Andy and Becky Otter are featured on a Season 10 rerun of Hoarders, which airs Monday, July 6 at 10 p.m. ET. The description of the episode reads, “Andy and Becky feel it is their constitutional right to live however they choose, even if that’s among 250 tons of hoard; they soon find themselves in a battle with the city government that could end with them going to jail and losing their home.”
The Otters appeared on the Season 10 premiere of Hoarders in 2019, and with the new season’s air date right around the corner, A&E is re-airing several older episodes. Keep reading for details on Andy and Becky’s story ahead of their rerun tonight, but be warned – some spoilers ahead!
Andy & Becky Were Facing Thousands of Dollars in Fines From the City After Neighbors Continued Complaining
Andy and Becky, an elderly Marysville, Washington couple, had been receiving complaints from their neighbors for years about the trash in their yard. Back in 2014, long before Andy and Becky were featured on Hoarders, Komo News shed some light on their issues with hoarding; the article detailed the ongoing complaints the neighbors had with the elderly couple and their repeated attempts to get the Otters to clean up their yard.
After describing a yard filled with old, broken down cars (which were in turn filled with trash), one neighbor told Komo, “And when [Andy] cannot fit in the driver’s seat anymore, he parks them and gets another one.” Another neighbor said of the mess, “Would you want to live here?”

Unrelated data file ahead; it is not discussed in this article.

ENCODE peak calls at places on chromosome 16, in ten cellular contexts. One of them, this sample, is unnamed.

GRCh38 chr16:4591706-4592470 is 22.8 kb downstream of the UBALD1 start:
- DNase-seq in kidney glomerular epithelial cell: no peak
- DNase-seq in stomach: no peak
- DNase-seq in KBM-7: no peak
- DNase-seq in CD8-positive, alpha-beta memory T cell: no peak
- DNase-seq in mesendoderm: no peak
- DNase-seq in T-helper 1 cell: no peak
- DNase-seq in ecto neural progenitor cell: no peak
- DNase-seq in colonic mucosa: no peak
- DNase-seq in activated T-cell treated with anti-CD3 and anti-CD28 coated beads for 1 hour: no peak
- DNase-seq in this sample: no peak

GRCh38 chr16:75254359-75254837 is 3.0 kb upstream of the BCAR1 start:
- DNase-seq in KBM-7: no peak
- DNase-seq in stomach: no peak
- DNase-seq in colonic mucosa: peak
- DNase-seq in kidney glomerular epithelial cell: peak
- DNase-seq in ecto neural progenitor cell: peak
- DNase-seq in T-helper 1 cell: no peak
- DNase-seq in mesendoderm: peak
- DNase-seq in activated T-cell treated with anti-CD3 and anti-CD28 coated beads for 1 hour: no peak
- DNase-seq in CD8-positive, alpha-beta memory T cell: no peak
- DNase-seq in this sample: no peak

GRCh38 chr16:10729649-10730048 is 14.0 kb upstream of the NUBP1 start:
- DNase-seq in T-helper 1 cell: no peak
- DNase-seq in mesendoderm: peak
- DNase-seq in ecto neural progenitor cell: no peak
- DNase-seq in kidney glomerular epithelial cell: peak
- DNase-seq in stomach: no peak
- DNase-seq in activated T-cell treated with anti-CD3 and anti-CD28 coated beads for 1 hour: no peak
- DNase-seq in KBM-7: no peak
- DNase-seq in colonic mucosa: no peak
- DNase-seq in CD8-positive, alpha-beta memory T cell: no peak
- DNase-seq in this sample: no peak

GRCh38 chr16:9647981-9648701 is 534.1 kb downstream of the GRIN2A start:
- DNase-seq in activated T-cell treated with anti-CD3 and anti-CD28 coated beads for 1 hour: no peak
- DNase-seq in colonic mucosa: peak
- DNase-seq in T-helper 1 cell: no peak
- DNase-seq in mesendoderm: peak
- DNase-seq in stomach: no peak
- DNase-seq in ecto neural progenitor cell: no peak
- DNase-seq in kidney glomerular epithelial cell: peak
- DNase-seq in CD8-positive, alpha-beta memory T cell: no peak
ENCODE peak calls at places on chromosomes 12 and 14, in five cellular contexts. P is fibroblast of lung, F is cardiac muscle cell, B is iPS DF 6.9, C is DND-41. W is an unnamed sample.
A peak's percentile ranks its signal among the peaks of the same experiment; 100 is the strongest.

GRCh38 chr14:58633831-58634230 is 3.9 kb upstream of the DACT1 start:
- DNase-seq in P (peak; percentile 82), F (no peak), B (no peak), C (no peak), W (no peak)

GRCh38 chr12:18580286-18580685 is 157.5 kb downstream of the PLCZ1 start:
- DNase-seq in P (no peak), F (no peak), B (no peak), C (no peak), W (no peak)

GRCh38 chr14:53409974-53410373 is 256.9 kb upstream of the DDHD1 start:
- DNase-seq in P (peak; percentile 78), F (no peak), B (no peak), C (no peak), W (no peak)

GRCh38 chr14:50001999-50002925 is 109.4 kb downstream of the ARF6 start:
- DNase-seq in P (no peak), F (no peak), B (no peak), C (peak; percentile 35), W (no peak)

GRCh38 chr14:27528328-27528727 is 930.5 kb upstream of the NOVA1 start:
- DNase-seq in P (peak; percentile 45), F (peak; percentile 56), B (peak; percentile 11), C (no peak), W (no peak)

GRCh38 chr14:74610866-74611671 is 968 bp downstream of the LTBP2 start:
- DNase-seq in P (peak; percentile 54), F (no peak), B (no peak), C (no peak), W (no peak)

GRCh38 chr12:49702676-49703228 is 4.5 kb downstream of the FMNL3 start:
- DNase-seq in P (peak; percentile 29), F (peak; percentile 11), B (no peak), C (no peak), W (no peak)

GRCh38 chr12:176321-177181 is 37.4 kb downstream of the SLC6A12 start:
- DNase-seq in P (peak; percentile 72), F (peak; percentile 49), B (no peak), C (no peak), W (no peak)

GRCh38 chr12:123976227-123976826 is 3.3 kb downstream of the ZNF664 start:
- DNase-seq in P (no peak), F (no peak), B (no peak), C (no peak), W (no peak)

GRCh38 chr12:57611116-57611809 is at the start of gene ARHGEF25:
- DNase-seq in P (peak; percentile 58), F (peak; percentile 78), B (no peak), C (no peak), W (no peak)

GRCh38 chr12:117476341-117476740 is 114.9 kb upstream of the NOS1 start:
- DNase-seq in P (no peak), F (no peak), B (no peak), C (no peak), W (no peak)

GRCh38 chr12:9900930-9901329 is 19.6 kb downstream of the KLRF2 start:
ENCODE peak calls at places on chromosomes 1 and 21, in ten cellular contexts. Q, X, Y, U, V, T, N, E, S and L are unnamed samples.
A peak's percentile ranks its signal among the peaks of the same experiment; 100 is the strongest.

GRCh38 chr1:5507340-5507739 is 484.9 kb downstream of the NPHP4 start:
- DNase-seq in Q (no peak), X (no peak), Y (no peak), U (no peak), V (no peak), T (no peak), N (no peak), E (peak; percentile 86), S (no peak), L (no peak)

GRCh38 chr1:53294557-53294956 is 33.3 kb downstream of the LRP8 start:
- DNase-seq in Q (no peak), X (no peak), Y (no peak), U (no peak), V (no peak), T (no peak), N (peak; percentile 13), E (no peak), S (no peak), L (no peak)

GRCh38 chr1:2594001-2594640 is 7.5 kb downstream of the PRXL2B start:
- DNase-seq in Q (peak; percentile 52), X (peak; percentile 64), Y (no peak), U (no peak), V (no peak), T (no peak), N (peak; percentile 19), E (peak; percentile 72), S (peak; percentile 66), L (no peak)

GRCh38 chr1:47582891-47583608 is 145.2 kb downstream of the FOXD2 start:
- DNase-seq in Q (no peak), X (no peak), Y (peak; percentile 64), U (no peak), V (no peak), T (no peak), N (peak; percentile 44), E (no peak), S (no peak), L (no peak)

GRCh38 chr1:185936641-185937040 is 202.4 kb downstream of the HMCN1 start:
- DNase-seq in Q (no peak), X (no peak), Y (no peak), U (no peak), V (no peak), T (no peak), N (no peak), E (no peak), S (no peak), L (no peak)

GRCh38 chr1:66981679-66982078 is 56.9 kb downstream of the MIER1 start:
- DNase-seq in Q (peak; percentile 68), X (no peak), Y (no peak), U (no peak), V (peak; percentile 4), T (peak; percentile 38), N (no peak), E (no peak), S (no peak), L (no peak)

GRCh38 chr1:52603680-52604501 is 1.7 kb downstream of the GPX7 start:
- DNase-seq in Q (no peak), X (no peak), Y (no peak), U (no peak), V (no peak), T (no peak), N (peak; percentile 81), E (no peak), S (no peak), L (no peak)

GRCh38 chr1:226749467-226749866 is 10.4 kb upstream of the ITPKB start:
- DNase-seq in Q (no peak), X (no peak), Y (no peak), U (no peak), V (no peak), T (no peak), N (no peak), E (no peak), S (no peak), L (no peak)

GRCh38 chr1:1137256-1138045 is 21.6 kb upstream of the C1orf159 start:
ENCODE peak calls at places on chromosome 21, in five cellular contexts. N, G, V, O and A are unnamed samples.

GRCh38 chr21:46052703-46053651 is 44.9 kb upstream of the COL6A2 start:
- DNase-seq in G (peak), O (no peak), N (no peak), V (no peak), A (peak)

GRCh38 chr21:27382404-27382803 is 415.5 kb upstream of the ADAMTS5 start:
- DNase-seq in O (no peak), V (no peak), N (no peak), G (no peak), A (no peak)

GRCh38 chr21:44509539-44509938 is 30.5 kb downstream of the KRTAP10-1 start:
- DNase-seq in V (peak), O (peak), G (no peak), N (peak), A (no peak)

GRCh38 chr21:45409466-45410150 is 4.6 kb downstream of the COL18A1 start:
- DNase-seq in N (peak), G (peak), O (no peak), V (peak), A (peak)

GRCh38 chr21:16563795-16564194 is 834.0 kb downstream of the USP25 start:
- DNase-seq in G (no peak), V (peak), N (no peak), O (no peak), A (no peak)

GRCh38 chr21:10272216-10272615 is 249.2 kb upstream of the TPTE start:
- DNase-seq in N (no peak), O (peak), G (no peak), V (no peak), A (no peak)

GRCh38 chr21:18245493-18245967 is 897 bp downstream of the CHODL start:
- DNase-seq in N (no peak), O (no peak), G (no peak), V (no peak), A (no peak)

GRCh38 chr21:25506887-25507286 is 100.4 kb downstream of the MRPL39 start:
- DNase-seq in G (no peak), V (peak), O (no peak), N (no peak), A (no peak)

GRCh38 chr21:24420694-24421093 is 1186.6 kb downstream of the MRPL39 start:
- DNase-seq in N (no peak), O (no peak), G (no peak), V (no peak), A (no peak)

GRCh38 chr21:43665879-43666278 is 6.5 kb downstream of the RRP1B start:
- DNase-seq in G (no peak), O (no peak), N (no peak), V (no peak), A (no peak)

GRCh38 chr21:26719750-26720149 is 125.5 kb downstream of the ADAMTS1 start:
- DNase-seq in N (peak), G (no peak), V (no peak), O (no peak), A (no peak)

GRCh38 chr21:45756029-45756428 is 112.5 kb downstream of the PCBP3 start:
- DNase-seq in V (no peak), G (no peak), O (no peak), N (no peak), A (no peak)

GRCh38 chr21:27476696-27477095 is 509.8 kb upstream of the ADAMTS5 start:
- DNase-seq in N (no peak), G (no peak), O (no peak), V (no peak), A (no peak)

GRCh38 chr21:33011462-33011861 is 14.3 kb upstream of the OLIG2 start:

According to Komo, the county sent six separate letters attempting to get the Otters to clean up their yard, but Andy and Becky always claimed the old newspapers and fast food cups littering the lawn were “donations.” Eventually the Otters, who claimed they both had “serious health problems that contributed to years of delays” in cleaning their home, were faced with thousands of dollars in fines and jail time if they didn’t get their hoarding under control.
The city actually decided to re-write the laws of Marysville to make the Otters’ hoarding a public nuisance and a legitimate crime. “That’s one of the reasons we’ve sort of changed the code is because of this place,” Marysville code enforcement officer Paul Rochon told Komo at the time.
The Neighborhood Eventually Came Together to Help the Otters’ Clean Their Home
With the help of experts Michael Tompkins, a licensed clinical psychologist, and Erica DiMiele, the Otters were forced to confront their hoarding addiction, and in the end they removed over 160 tons of trash from their home. Even the neighbors who had been complaining about the Otters for the last decade came together to help clean, and the episode ended on an unusually positive note (for Hoarders standards).
Although the Otters were able to receive the help they needed to get their hoarding under control, their journey was not without its problems. There were plenty of issues with the Otters’ family, as well as Andy and Becky’s attitudes regarding their addiction and their refusal to take responsibility for their issues. However, the whole family eventually took advantage of the free therapy that the show offers and they were all able to come through better off in the end.
The new season of Hoarders airs Monday, July 20 at 8 p.m. ET/7 p.m. CT on A&E. In the meantime, you can keep up with all the latest in TV coverage and entertainment news here.